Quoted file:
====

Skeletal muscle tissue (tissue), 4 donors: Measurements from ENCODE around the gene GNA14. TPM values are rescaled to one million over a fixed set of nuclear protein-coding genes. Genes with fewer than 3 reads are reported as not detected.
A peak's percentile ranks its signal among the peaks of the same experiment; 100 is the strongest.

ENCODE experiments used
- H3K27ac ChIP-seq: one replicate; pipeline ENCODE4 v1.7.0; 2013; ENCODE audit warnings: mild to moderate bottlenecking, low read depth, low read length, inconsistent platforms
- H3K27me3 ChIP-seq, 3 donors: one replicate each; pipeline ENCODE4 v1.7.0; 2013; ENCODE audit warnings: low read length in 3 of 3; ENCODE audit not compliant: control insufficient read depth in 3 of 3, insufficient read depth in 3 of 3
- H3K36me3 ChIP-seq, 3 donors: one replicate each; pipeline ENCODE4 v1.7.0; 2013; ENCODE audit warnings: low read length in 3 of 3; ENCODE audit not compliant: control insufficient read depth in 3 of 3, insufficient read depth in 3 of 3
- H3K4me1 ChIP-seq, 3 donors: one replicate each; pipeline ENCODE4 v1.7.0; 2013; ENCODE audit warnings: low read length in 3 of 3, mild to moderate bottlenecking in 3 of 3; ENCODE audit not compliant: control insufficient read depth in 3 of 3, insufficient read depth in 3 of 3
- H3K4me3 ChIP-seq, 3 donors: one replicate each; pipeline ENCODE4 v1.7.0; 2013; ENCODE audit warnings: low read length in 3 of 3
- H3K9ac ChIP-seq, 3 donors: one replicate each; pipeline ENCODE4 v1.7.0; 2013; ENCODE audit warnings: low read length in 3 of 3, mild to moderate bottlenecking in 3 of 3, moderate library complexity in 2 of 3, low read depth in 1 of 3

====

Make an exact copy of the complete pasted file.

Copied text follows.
Skeletal muscle tissue (tissue), 4 donors: Measurements from ENCODE around the gene GNA14. TPM values are rescaled to one million over a fixed set of nuclear protein-coding genes. Genes with fewer than 3 reads are reported as not detected.
A peak's percentile ranks its signal among the peaks of the same experiment; 100 is the strongest.

ENCODE experiments used
- H3K27ac ChIP-seq: one replicate; pipeline ENCODE4 v1.7.0; 2013; ENCODE audit warnings: mild to moderate bottlenecking, low read depth, low read length, inconsistent platforms
- H3K27me3 ChIP-seq, 3 donors: one replicate each; pipeline ENCODE4 v1.7.0; 2013; ENCODE audit warnings: low read length in 3 of 3; ENCODE audit not compliant: control insufficient read depth in 3 of 3, insufficient read depth in 3 of 3
- H3K36me3 ChIP-seq, 3 donors: one replicate each; pipeline ENCODE4 v1.7.0; 2013; ENCODE audit warnings: low read length in 3 of 3; ENCODE audit not compliant: control insufficient read depth in 3 of 3, insufficient read depth in 3 of 3
- H3K4me1 ChIP-seq, 3 donors: one replicate each; pipeline ENCODE4 v1.7.0; 2013; ENCODE audit warnings: low read length in 3 of 3, mild to moderate bottlenecking in 3 of 3; ENCODE audit not compliant: control insufficient read depth in 3 of 3, insufficient read depth in 3 of 3
- H3K4me3 ChIP-seq, 3 donors: one replicate each; pipeline ENCODE4 v1.7.0; 2013; ENCODE audit warnings: low read length in 3 of 3
- H3K9ac ChIP-seq, 3 donors: one replicate each; pipeline ENCODE4 v1.7.0; 2013; ENCODE audit warnings: low read length in 3 of 3, mild to moderate bottlenecking in 3 of 3, moderate library complexity in 2 of 3, low read depth in 1 of 3